The paper presents diagnosis and non-surgical endodontic treatment of three cases of lateral incisor affected by a developmental abnormality, dens invaginatus (type II and III according to Oehler’s classification) with periodontal inflammation. To facilitate accurate diagnosis, micro CBCT (cone-beam computed tomography) scans were ordered for detailed 3-dimensional imaging, and treatment planning. In two cases, modification of the internal anatomy of the teeth was necessary to obtain full access to the canal system, and apexification procedure with MTA was carried out in order to perform effective healing. In one case, endodontic treatment was limited to the main canal, and surgical removal of invagination was planned.
In the three presented cases, conservative endodontic treatment was similar and effective despite major morphological differences. Staged, multiple-visit endodontic treatment resulted in healing of the periapical lesions in all the discussed cases, which was confirmed radiographically.
Developmental tooth abnormalities often pose a challenge to clinicians in terms of both diagnosis as well as treatment.
One of such malformations is dens invaginatus. The anomaly is most likely caused by an infolding of the epithelium of the enamel organ into the adjacent dental papilla during the development of the tooth’s germ (1). Other terms for this dental anomaly include: „dens in dente”, „invaginated odontome”, „dilated gestandt odontome”, „dilated composite odontome”, „tooth inclusion”, „dentoid in dente” and „dens telescopes” (1-3).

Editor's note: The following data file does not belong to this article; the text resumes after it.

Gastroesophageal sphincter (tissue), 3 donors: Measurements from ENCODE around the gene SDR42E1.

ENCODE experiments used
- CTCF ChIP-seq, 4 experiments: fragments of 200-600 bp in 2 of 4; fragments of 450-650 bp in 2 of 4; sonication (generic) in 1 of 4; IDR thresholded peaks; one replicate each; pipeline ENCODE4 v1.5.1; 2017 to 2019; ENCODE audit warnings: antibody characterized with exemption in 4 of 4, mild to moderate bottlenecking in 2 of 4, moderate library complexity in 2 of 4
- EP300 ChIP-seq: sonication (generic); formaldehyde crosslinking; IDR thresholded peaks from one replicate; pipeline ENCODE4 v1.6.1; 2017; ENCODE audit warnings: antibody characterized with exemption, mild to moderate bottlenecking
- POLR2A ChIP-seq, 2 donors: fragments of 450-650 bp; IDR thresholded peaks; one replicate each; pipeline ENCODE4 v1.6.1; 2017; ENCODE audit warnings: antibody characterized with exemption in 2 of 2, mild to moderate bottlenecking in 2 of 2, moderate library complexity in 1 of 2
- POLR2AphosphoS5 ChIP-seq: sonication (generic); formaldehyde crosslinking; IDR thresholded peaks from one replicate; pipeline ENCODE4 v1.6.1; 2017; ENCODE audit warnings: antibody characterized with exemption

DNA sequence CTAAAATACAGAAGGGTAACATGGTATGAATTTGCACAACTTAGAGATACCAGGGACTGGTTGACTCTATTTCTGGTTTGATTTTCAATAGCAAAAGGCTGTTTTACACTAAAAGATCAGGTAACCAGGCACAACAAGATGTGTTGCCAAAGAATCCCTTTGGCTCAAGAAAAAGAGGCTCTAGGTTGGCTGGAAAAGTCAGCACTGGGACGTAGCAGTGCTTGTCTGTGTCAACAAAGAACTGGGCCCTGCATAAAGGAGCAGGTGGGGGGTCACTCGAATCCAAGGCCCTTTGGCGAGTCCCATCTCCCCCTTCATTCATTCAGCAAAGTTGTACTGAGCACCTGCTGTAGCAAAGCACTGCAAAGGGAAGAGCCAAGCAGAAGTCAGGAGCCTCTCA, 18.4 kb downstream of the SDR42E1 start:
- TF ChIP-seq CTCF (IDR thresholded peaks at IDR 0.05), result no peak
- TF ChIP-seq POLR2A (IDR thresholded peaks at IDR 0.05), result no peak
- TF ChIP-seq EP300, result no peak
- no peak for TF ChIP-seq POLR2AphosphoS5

The aetiology of dens invaginatus is still controversial and remains unclear. Some theories regarding its underlying cause indicate folding in of the enamel organ into the papilla during the development of the tooth due to pressure from adjacent developing tooth germs (Atkinson), focal failure of growth of the internal enamel epithelium while the surrounding epithelium continues to grow (Kronfeld), focal rapid in-growth of the internal enamel epithelium into dental papilla (Rushton), infection (Fisher, Sprawson), and trauma (Gustafson, Sundberg) during tooth development (1, 4-6).
The prevalence of teeth affected by dens invaginatus varies between 0.25 and 10% (1, 4). The discrepancies in prevalence quoted in literature are explained by differences in the methodology of studies, the identification criteria used, diagnostic difficulties and geographical differences. The teeth most commonly affected are the maxillary lateral incisors. Bilateral occurrence has been reported in 43% of all cases (1, 7). Invagination of posterior, deciduous and supernumerary teeth is infrequent (1, 5).